Ritz bacon-flavored crackers may taste treif, but are kosher




altJTA+ – Ritz has a new bacon-flavored cracker hitting shelves – with kosher certification.

The signature O.U.–Dairy symbol appears on the box of the Nabisco nosh.

“There was much discussion over the decision about this product,” acknowledged Rabbi Moshe Elefant, COO of the Orthodox Union Kashrut Department. “The reality is, there’s nothing close to bacon in this product – artificial bacon flavorings give it the ‘bacon flavor.’

“Nobody’s going to think this is actual bacon,” he added, noting the packaging, which has the words “Artificially Flavored” in large type right below the word “Bacon.”

“These actually taste too much like bacon,” commented Rina Raphael, style editor for NBC’s “Today” show, who sampled the new Ritz flavor before they hit shelves.

“We’re not in any way saying that it tastes like the real thing,” Elefant said. “That’s not at all what our certification represents.”

Kosher imitation-bacon products may be rare, but they aren’t new.

Elefant recalled another bacon-flavored product that nearly lost its O.U. certification for not printing the words “imitation” or “artificial” prominently enough on the packaging. Ultimately, the manufacturer addressed the O.U.’s concerns.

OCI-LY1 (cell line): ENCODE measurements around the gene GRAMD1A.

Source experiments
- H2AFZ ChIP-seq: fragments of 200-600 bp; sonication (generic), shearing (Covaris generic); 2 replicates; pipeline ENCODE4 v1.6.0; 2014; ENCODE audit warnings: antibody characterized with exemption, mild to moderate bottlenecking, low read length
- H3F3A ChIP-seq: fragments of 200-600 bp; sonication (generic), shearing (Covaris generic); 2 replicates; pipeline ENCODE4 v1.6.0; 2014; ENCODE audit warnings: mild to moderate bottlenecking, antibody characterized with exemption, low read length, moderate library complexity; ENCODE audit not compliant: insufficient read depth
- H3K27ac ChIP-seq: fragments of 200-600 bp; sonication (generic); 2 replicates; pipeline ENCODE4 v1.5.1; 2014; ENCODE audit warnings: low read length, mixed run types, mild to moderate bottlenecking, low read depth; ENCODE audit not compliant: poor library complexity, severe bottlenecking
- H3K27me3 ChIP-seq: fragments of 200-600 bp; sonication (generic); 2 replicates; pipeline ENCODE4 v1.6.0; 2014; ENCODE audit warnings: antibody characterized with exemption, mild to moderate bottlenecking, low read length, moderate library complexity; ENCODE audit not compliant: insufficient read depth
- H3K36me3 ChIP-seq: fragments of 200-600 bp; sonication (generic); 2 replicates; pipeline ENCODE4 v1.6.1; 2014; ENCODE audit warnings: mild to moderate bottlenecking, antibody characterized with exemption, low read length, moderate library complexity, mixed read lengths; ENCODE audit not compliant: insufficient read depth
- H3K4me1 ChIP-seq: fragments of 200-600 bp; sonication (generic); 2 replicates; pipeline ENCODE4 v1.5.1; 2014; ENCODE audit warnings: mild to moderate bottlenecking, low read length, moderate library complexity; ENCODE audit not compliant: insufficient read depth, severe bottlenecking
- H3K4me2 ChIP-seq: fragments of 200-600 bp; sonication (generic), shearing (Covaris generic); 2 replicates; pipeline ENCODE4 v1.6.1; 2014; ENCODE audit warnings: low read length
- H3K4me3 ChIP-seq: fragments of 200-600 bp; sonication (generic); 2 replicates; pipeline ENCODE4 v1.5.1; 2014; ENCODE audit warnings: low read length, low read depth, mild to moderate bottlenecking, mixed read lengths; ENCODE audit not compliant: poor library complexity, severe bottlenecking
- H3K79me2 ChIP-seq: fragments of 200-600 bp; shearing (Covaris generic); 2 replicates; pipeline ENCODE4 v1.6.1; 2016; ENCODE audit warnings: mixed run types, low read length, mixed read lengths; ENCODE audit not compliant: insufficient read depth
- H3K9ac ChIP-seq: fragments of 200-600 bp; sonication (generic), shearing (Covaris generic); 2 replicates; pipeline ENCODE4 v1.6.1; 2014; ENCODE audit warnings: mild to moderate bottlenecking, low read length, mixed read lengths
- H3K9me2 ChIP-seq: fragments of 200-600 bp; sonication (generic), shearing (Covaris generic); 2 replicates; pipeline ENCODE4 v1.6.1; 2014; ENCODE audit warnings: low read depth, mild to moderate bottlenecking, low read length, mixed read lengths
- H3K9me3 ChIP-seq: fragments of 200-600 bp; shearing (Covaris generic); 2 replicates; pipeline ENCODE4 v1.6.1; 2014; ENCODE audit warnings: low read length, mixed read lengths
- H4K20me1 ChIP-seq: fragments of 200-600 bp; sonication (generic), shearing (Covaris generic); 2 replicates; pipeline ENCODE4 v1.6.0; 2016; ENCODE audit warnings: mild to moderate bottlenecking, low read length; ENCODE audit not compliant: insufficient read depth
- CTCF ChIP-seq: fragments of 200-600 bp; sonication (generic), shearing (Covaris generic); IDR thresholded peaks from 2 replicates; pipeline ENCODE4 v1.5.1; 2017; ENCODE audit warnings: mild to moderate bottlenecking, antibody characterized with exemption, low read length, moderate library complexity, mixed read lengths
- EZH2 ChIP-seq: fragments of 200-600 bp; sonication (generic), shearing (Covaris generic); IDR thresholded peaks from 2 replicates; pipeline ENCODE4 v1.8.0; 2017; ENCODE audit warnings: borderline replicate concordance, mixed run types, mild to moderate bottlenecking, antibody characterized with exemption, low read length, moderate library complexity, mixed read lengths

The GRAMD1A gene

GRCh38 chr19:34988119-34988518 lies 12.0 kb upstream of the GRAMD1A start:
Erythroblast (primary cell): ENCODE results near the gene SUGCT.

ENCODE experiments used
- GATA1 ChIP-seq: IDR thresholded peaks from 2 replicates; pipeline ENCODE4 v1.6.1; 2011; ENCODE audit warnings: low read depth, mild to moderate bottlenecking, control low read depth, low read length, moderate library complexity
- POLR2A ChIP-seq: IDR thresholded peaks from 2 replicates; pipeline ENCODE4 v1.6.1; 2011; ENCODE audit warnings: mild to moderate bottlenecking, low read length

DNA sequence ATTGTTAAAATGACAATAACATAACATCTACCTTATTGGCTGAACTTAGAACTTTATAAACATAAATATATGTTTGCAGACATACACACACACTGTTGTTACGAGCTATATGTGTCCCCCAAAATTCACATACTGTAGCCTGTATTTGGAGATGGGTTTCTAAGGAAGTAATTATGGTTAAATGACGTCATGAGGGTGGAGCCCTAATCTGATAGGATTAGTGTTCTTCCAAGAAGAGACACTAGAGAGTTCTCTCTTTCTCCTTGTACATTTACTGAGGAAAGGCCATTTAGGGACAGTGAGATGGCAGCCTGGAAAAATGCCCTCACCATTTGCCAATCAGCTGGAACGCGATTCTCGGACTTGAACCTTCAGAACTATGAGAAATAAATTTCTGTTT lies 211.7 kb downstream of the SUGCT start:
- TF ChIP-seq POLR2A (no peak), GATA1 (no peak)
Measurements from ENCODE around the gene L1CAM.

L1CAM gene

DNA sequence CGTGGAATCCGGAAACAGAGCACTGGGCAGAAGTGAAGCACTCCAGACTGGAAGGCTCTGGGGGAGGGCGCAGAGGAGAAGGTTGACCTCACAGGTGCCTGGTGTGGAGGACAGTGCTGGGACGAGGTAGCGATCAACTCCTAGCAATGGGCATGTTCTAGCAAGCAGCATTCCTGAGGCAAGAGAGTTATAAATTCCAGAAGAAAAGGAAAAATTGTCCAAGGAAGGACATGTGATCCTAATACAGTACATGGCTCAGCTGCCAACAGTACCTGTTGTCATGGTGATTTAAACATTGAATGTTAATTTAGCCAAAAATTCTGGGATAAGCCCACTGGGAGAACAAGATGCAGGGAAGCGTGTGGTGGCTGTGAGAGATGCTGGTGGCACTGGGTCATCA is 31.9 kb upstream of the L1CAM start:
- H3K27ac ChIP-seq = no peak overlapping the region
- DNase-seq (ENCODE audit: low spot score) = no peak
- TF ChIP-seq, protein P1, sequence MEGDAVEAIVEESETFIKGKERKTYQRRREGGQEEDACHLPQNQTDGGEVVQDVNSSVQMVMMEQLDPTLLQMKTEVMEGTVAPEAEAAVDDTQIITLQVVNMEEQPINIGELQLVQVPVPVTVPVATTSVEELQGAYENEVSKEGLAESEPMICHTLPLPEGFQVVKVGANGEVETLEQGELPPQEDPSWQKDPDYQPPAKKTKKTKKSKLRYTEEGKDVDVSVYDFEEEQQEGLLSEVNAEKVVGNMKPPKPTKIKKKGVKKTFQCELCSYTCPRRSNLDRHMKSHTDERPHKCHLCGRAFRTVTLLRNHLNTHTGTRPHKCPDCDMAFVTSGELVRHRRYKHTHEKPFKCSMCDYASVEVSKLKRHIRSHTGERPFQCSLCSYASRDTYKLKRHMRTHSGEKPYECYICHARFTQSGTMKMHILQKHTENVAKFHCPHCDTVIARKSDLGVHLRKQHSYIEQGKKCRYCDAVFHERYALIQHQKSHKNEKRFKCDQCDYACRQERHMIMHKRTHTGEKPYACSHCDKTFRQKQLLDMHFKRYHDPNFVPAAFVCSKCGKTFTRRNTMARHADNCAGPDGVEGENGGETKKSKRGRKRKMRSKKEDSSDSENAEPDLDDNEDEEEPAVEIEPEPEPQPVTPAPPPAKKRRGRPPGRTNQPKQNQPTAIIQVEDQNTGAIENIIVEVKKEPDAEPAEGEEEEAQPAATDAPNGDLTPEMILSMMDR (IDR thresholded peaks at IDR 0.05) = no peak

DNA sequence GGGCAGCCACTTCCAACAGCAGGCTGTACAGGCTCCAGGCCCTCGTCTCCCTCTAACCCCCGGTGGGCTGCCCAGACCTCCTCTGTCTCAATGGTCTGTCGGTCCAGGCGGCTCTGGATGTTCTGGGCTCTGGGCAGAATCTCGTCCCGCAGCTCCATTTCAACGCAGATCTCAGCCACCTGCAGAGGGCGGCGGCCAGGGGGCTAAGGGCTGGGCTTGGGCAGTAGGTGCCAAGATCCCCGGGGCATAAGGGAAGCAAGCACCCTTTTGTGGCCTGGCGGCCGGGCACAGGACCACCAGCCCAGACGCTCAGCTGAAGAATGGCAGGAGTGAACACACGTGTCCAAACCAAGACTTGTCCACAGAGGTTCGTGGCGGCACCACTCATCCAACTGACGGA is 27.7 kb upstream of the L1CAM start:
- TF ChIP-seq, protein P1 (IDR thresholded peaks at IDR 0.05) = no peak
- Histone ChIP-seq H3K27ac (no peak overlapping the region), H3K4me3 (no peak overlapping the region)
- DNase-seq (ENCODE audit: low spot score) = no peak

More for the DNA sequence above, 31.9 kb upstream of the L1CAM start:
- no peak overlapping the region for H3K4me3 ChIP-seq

Jeffrey Yoskowitz, who runs the website Pork Memoirs though he does not eat pork, pointed to beef fry, a postwar pork alternative, and Bac-Os Bits, certified kosher in the 1990s. He also cited the J&D product line of bacon-flavored mayonnaise and salt that bear the O.U. symbol.

Yoskowitz says he won’t be sampling the new crackers. “This is a particular type of American item I don’t want to be a part of, specifically because of the artificial flavoring,” he said. “I’d rather have beef bacon or lamb bacon on a cracker.”

He also has a specifically Jewish objection.

“To see a Jew eating kosher bacon-flavored crackers is just as confusing as a Jew walking into a non-kosher restaurant,” Yoskowitz said.

Elefant acknowledged that some Jews will feel uncomfortable with the product.

“I’m not saying I wouldn’t eat it,” he said, “but I could understand someone not eating it.”

Still, the rabbi sees no problem with issuing certification in this instance.

“Kosher law is kosher law,” he said. “If proper law, supervision and certification are followed, the law is the law; [there’s] no law that says you can’t have artificial[ly] flavored bacon.”

Adam Soclof is JTA’s Associate Director of Outreach and Partnerships, and coordinates presentations and advertising/marketing opportunities for the news agency.